Barwick recommends beginning the process by August 1. That allows 60 to 90 days for a transformation. It starts with nutrition. Horses will come in with a grass belly that shrinks once they’re off pasture. “You don’t want them fat or ribby,” he said. “We’re constantly increasing and decreasing feed, giving hay and taking it away to get them just right.” He fits between 100 to 125 horses each fall using an automatic walker and 15- to 20-minute trotting workouts in exercise pens to get the horses in shape. It is possible for your horse to bring the price you want by fitting and preparing a horse for sale at home. However, Barwick says that having a sale horse at a barn that specializes in prepping horses can bring additional visibility. “We, and other fitting barns, get a lot of traffic from buyers who want to come see 20 or 30 horses at a time,” he said. “It can be worth the few thousand dollars to have someone fit those quality animals who x-ray clean so they are seen by more people ahead of a sale.” Barwick and Smith agree that timing is everything in order to maximize your results. Sellers who begin advertising too early risk having their horse overlooked. The trick is finding the sweet spot where the horse is listed early enough ahead of a sale to catch a buyer’s attention without becoming so exposed that someone sees the horse 50 times and just scrolls by. Two to three weeks in advance of a sale is ideal. “If you’re with the right sale company, they will advertise for you,” Barwick said. “If you start too early, people get tired of seeing it. Also, chances are the horse isn’t ready that early to be seen because it’s just been brought in and doesn’t look its best.” At Western Bloodstock, Ltd., each catalog listing is limited to the horse’s pedigree. Smith cautions that when indi-
A horse that is fed right and fit looks appealing to potential buyers in an action shot.
viduals post their own ads, they tend to include too much information. No one wants, or has the time, to read an essay. “I am a fan of including one good picture, a short video and a concise description that includes age, height and where the horse is located,” Smith said. “If they’re interested, they’ll call and then you fill them in on all the details.”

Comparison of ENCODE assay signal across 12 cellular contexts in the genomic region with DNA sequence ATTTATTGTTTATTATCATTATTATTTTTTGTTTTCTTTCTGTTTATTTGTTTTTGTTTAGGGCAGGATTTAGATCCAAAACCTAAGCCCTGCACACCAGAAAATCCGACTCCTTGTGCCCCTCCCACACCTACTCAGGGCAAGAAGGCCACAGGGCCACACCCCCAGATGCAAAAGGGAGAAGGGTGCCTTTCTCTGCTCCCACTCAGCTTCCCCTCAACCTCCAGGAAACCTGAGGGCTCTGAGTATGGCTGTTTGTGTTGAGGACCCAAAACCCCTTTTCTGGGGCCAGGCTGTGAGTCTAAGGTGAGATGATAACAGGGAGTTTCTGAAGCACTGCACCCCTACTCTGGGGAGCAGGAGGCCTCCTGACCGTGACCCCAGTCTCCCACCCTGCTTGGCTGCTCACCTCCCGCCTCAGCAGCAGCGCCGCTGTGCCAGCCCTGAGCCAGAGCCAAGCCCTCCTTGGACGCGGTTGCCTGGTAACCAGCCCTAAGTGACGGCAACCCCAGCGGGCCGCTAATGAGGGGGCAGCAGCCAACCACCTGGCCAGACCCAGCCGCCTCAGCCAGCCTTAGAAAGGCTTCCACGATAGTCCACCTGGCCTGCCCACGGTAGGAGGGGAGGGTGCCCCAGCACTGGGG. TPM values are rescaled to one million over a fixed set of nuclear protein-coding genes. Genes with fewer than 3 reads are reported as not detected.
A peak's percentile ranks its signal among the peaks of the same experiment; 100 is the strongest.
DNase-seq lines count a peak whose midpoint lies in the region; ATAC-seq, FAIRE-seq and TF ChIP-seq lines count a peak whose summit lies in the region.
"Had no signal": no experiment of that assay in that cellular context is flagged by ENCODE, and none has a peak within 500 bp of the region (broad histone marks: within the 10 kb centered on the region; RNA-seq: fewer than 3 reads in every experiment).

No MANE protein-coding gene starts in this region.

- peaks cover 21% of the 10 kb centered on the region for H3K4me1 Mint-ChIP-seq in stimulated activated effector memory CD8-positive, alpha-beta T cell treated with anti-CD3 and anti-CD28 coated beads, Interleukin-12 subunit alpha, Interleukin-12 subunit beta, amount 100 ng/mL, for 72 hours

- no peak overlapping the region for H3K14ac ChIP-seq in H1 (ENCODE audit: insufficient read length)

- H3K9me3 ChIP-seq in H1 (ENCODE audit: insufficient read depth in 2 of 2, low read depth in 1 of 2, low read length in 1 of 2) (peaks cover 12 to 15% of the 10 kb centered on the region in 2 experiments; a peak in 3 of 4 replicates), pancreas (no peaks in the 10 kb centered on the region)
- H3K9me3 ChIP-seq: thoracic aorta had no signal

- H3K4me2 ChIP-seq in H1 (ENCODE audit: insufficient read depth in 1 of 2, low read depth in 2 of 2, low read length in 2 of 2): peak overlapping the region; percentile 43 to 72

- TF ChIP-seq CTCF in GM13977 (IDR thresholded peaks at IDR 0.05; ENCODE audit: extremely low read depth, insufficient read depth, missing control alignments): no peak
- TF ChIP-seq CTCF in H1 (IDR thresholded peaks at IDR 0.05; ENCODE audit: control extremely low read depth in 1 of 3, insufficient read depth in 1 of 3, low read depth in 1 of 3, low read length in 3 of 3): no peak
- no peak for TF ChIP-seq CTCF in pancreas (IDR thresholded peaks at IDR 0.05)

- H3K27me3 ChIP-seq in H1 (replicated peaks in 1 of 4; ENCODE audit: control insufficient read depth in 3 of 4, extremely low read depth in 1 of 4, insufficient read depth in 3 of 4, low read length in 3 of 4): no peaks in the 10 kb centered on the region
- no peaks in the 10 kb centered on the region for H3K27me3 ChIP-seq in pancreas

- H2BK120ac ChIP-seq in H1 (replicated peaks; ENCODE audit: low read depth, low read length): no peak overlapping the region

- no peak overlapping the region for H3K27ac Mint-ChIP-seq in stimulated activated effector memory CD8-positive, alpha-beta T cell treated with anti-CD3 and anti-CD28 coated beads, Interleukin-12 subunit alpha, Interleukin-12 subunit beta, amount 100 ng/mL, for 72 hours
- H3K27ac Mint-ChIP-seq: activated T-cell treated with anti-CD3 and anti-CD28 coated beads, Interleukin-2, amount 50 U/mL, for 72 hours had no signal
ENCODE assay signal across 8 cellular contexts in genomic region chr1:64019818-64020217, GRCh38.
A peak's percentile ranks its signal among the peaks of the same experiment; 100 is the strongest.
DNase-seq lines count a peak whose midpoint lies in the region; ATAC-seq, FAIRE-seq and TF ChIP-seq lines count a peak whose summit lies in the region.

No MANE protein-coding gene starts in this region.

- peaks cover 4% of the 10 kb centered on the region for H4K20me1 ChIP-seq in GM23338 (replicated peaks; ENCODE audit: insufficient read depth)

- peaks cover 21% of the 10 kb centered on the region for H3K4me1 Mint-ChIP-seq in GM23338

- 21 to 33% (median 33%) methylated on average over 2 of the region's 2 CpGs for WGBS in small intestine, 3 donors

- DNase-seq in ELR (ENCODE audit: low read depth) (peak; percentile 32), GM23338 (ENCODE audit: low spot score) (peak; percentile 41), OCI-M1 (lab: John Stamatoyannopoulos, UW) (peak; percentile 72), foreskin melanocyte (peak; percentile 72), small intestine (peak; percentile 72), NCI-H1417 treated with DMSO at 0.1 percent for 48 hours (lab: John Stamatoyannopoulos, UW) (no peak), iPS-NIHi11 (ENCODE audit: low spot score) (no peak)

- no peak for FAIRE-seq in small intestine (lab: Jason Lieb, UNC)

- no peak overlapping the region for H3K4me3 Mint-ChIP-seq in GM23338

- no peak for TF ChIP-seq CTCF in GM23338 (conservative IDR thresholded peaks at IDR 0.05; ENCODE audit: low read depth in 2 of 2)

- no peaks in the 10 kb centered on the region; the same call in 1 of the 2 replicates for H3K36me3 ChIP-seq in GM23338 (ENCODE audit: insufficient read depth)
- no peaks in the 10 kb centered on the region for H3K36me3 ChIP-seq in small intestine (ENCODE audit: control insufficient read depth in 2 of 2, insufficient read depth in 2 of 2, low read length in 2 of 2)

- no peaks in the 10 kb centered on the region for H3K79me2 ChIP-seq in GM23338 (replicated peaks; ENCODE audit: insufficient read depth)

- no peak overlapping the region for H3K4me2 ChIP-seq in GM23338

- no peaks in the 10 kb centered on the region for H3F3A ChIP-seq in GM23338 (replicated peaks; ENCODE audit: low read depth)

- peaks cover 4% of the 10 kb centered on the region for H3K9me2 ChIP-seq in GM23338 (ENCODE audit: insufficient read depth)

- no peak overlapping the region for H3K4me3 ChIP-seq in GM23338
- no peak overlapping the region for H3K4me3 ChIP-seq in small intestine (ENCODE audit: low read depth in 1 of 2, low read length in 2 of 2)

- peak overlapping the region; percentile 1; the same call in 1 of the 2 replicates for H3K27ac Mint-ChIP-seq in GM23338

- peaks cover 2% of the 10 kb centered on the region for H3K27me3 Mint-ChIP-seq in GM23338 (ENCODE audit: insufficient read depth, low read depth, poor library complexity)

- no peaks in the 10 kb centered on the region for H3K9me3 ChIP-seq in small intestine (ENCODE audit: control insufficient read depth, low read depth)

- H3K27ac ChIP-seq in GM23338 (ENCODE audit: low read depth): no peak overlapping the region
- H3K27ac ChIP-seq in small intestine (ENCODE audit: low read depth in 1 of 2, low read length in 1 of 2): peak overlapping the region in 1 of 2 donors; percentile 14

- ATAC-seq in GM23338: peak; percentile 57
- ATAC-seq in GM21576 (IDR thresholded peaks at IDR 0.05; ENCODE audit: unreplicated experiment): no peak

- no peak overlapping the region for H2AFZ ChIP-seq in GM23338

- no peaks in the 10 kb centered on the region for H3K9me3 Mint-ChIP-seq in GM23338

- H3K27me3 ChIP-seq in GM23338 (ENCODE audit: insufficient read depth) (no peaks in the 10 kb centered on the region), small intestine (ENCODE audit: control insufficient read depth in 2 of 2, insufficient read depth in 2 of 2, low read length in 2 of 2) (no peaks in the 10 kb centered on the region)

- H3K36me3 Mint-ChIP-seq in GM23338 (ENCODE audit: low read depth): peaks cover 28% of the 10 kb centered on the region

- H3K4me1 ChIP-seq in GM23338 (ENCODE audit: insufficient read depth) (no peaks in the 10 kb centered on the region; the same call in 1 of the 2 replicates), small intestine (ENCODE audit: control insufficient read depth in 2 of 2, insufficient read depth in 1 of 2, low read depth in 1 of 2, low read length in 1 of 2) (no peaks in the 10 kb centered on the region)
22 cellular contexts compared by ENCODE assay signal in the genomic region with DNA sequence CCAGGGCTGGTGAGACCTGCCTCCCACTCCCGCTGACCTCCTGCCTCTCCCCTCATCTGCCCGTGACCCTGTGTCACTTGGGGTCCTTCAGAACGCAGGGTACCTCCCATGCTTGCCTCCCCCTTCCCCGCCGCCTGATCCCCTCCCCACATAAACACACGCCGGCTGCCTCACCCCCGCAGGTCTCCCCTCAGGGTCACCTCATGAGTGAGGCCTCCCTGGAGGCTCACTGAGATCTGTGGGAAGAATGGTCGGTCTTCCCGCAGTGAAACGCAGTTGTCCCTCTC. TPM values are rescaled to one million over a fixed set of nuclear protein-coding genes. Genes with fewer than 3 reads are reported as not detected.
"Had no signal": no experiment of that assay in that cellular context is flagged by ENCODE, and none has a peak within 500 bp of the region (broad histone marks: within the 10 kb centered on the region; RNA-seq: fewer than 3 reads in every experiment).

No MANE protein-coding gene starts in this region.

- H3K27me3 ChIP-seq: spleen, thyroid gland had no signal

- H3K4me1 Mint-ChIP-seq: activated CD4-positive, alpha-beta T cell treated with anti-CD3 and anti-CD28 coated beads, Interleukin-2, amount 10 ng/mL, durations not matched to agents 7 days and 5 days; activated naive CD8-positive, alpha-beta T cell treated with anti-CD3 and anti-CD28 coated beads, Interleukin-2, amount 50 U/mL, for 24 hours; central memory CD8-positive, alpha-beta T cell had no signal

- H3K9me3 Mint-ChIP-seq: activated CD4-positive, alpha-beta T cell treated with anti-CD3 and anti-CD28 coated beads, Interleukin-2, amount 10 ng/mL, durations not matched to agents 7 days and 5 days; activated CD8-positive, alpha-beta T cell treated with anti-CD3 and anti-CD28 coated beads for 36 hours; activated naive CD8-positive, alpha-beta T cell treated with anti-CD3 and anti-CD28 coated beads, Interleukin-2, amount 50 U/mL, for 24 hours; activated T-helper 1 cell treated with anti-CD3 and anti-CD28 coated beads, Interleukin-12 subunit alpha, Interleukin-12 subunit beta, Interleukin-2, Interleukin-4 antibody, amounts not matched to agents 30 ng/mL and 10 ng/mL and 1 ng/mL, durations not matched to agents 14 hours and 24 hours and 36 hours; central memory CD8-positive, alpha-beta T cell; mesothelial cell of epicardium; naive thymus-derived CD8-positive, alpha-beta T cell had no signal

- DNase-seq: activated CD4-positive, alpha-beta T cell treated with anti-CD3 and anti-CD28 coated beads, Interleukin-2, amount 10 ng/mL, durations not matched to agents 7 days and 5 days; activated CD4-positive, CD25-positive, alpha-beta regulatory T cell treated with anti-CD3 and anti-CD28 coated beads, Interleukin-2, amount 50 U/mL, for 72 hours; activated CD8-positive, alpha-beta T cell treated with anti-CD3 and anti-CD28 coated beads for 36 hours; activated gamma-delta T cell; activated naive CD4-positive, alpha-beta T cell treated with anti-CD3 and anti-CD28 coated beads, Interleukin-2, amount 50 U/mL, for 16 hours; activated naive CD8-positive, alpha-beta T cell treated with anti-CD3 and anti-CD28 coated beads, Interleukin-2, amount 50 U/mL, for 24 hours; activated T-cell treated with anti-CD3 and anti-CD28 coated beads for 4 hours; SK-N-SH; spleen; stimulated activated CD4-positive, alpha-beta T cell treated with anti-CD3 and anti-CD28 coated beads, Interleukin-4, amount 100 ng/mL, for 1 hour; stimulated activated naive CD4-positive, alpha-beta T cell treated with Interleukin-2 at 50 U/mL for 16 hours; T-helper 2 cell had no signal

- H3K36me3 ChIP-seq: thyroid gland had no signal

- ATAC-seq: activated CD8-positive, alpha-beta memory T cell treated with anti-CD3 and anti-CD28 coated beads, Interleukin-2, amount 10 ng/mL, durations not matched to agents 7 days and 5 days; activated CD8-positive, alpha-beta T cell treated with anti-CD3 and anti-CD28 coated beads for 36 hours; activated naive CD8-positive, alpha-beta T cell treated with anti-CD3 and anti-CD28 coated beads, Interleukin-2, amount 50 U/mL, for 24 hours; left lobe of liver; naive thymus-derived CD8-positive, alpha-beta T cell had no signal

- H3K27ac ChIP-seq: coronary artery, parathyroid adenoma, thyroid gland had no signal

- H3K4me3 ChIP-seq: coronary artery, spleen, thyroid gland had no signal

MAXIMIZE THE SELLING PRICE
Don’t overlook the opportunity for passive income, which can require little work but provide a nice bonus. Consider nominating your sale prospect into the Western Bloodstock, Ltd. / NRCHA Sales Incentive program. The program gives both buyers and sellers of Open and Non
Pro prospects an opportunity to earn additional monies when the horse competes at the Snaffle Bit Futurity. The purse includes not only the enrollment fees, but also the pass-out fees and $25,0000 added by the NRCHA. While it is usually buyers who nominate horses into the incentive program, consignors can also nominate a horse prior to sale time. Advertising the enrollment is a way to increase a sale price. Weanlings and yearlings can be nominated for $400, 2-year-olds for $1,000 and 3-year olds (up until the first day of the show) for $5,000. But be advised, to be eligible, the horse must be sold in the sale and ownership has to change hands, according to Barwick.
///////// HOW TO KATE BRADLEY BYARS
“[The Sale Incentive] gives you another shot at a big purse...” —Jeremy Barwick
74 MAY/JUNE 2020 | REINED COW HORSE NEWS
Horse sales work, but only when the consignor puts in the time, effort and planning needed for a horse to look its best on sale day. KATE BRADLEY BYARS
The incentive payout is split between the Open and Non Pro classes and pays four places at a 40/30/20/10 ratio. The combined scores from the prelims are used to award the purse. The 2019 Open high scorer in the preliminaries, Playgirls Merada Cat, ridden by Luke Jones and owned by the Good Ole Boys partnership, was awarded $34,048. “It’s a pretty good deal,” Barwick said. “It gives you another shot at a big purse where you don’t necessarily have to be the winner. You get an additional check so you get more earnings on your horse, which means your horse will be worth more money.” Additionally, the consignor of the top placing horse receives $1,500, which is more than the price to enroll those yearlings and 2 year olds. Many factors contribute which becomes the high selling horse in the ring. The best horse may not always sell for the highest price. When you put your best effort into prepping the horse, marketing the horse and giving it other advantages including nomination into the incentive fund, it will go a long way toward helping your horse bring every dollar it can. When the gavel drops and your horse is sold, walk away from the sale knowing you did everything possible to make your horse reach its sale potential.
A horse that sells during the NRCHA Snaffle Bit Futurity® Western Bloodstock Sale can earn back money through the Sale Incentive Program.
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///////// MEET THE SPONSOR KATE BRADLEY BYARS
GET TO KNOW
SHANNON LAWLOR A Canadian artist and longtime horsewoman, Shannon Lawlor and her art fit perfectly with the NRCHA.
Interview by Kate Bradley Byars